Faster than light, troubled redshift, planetary explosions…

The speed of light as a limit for physical factors has been historically chosen, based on partially romantic considerations.

As to our knowledge, the first scientists, that discovered interactions that proceed faster than light, was the Kolisko couple with their planet-metal correspondences (please see the UK anthrophosophical science group page).

Less convincing were the experiments with dowsers reaction to planetary conjunctions (Keen, 2010).

The elaboration of digital methods for studying metal-planet correspondences (for example, for Mars-Saturn conjunction) would allow us  to  better estimate speed of these [ether mediated] relationships.

. . .

A lot of astrophysical estimations (temperature, speed, distance) has been done, based on indirect principles.  So, if professionals wonder how comet C/2011 W3 (Lovejoy) survives after near passage to Sun- it probably means, that  temperature of solar corona has been overestimated (by factor of fifty or even more). 

Possibly Sun’s RLF fine structure is visible in spectra.

Similarly, (as considered by some dissenting scientists) redshift of distant celestial bodies can be distance-dependent (as space is not empty) and rotation-dependent. Stars very probably are much near to us, that  astronomer’s ordinary think.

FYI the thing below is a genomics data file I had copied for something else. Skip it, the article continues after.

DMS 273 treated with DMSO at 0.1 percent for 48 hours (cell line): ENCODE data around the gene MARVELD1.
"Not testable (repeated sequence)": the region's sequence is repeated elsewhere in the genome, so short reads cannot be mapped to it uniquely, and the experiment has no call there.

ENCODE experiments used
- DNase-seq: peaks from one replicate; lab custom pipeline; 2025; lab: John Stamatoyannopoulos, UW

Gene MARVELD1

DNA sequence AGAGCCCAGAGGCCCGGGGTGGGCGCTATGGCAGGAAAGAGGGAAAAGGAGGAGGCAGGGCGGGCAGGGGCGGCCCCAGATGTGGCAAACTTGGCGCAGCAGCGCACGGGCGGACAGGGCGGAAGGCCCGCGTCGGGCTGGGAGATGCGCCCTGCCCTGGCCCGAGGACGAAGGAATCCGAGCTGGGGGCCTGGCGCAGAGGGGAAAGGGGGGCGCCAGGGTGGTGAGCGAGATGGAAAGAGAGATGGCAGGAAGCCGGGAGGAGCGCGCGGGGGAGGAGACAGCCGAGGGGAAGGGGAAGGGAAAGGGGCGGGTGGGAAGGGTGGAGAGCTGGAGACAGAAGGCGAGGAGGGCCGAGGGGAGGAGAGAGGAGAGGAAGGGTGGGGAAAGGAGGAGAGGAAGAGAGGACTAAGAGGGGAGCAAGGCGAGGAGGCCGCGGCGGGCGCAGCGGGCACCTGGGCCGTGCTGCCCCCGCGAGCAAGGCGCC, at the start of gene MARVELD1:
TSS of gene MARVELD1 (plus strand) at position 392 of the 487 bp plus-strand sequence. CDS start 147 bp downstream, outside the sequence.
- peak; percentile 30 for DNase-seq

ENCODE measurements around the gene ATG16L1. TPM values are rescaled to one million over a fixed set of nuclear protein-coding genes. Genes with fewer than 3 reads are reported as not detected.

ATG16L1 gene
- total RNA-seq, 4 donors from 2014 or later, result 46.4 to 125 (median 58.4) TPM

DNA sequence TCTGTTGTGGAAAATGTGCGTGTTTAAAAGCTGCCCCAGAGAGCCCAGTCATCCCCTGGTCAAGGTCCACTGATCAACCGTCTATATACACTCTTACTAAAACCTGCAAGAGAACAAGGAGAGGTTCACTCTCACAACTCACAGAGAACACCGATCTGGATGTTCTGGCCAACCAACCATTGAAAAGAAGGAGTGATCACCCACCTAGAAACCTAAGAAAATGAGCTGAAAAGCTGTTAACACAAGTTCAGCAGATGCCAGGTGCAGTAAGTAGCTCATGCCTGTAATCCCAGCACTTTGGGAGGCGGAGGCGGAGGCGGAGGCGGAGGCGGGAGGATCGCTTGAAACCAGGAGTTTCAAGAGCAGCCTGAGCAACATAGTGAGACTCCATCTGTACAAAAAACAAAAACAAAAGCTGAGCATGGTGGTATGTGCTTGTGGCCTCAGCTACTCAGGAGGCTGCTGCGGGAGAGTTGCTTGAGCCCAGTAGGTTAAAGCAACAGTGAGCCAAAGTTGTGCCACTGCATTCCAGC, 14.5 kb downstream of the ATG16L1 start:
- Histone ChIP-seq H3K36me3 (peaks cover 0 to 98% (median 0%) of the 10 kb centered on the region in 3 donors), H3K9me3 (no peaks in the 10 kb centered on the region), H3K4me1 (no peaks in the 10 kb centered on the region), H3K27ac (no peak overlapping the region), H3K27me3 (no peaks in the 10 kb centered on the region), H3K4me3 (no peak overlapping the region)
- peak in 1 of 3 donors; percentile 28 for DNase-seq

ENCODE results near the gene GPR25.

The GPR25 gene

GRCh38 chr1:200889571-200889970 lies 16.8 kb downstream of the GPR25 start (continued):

Please see in addition: http://www.physicsmyths.org.uk

. . .

Matter irradiated fields can make valuable increment in facilitation of explosions of hydrogen- rich planets (cf. Tom Van Flandern, 2002) .

. . .

Is it not necessary to think about “curved spacetime” in order to understand the bending of light near the Sun phenomenon.

As it is known, that animals can “see” magnetic field with their eyes (Leucht, 1990) and that some people reportedly can see power lines of magnetic field and grids of geopathic lines, we can assume, that physical field can interact with light.

Influence of Sun’s MIF and RLF should be considered by an analysis of the bending of light near the Sun.


References :

Keen J. Dowsing faster than light. 2010. Internet

Leucht T. Interactions of light and gravity reception with magnetic fields in Xenopus Laevis. J.Exp.Biol. 148, 325-334 (1990).

Van Flandern T. Planetary explosion mechanisms. http://metaresearch.org/solar%20system/eph/PlanetExplosions.asp 2002.

faster than light bending of light near the Sun

faster than light bending of light near the Sun

faster than light bending of light near the Sun

faster than light bending of light near the Sun

faster than light bending of light near the Sun

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